Just me, myself and them, as it were

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The success of Edward on Edward, the TV programme that Prince Edward has just made about his great-uncle, the Duke of Windsor, has inspired many more along the same lines, all due to appear in the near future, and I am pleased now to bring you details of just a few of them.

Charles on Charles

A TV spectacular in which Prince Charles, the Prince of Wales, looks at his predecessor Charles II and doesn't much like what he sees. "Oh dear, oh dear, oh dear, oh dear," runs part of his commentary. "It's very easy to sit in France for a few years, as Charles did, and criticise everything that is going on in England, rather as my great-uncle the Duke of Windsor did, but is it really very helpful? I think not. I think it might have been more dignified if Charles had just kept quiet in exile.

Of course, Charles II was also accused of collaborating with the enemy, Louis XVI, just as Edward was accused of being a toady to Hitler, but it's very easy to sit here in England and criticise everything that's going on abroad. Oh dear, oh dear, oh dear.... No wonder he had his head cut off." Not only is Charles on Charles said to be heavy going, but he may have been mixing up his Charleses.

Anne on Anne

An unusual documentary in which Princess Anne looks at Queen Anne's little- known involvement with children, wildlife preservation and show-jumping.

Malcolm on Malcolm

Malcom Rifkind takes a fresh look at King Duncan's son, Malcolm, who was forced to flee Scotland when Macbeth murdered his father and seek aid from the English. "I think one can sympathise with Malcolm," says Rifkind.

"There he was, in a foreign capital, trying to get the best possible deal for his own country with very little bargaining power, and with a Scottish accent which must have sounded very tired and strangled after years spent abroad.

"Well, I can sympathise with that, anyway."

Arthur on Arthur

"What a geezer!" says Arthur Smith in this sensitive portrait of King Arthur. "Always losing his sword and having to nick one! Sometimes he'd claim he'd taken it out of a stone, sometimes he'd say a hand clad in white came out of a lake waving it.... Well, all I can say is that if I came up in court today accused of nicking a sword and I said I'd got it from a hand in a lake, I'd be sent for further psychological study, and quite right, too, I say...."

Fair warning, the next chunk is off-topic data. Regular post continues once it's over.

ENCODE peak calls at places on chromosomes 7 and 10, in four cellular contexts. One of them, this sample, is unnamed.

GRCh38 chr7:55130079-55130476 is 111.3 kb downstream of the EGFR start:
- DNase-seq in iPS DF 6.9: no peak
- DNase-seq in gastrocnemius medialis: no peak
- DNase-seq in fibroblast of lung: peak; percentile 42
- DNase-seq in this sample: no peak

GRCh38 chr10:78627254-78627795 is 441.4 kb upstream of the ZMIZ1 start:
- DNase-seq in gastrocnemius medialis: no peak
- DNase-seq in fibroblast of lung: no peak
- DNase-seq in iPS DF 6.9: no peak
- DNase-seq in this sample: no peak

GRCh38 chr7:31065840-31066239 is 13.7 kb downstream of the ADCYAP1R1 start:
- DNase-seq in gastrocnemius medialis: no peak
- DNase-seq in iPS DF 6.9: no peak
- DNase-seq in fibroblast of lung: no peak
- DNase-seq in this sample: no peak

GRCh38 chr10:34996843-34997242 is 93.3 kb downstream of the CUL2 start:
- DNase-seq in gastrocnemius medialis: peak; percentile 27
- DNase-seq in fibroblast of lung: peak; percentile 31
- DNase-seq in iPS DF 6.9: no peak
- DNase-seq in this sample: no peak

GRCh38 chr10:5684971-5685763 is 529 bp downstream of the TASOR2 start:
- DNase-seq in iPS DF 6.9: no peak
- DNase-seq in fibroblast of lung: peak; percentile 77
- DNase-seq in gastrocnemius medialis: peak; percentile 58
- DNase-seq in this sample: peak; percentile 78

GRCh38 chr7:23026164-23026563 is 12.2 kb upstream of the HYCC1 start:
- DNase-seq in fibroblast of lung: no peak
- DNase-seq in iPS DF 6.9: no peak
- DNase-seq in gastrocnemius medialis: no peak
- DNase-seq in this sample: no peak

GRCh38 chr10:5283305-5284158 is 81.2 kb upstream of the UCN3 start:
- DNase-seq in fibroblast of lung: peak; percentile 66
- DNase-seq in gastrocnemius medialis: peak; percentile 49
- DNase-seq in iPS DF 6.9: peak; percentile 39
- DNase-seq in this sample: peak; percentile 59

Diana on Diana

For several hours, we are told in the Bible, the inhabitants of Ephesus ran about crying "Great is Diana of the Ephesians!", and nobody could stop their idolatry. Princess Diana wonders what kind of an effect this must have had on Diana, what a body blow this must have dealt to a sensitive, shy young goddess, and she spends a lot of time telling us. Martin Bashir plays a walk-on part as a scribe, while Duke Hussey is seen in the background at one point as a Christian protesting against all the licence-payers' money being spent on a mere goddess, but he is swept away to a horrible death.

Victoria on Victoria

A praiseworthy attempt by Victoria Wood to break out of her northern frame of reference and treat a wider, historical subject. When Julie Walters as Queen Victoria says to Gladstone, "Here, Bill, if the sun never sets on the British Empire, how the bloody hell does anyone ever get to sleep?", you know it is going to be a portrayal of the Great Queen not like any other. The scene where Victoria breaks out of her years of mourning for Albert by popping down the local Tesco at opening time in disguise to get a bottle of Wincarnis is very touching, though Robbie Coltrane as John Brown is perhaps a touch too lecherous for a Bafta award.

Stephen on Stephen

Stephen Fry's portrait of King Stephen, last Norman king of England, will be too subtle for those of us who know nothing about King Stephen. Did they really have lots of country house parties in 13th-century England attended by Queen Matilda (Emma Thompson), Prince Henry (Kenneth Branagh), and lots of hangers-on (Tony Slattery)? Well, maybe so.

Jean-Paul on Jean-Paul

"Mon dieu, 'e 'ad no idea 'ow to dress. Simone de Beauvoir 'ad a lot to answer for ..." These are the opening words of Gaultier on Sartre. It goes on like that for a long time.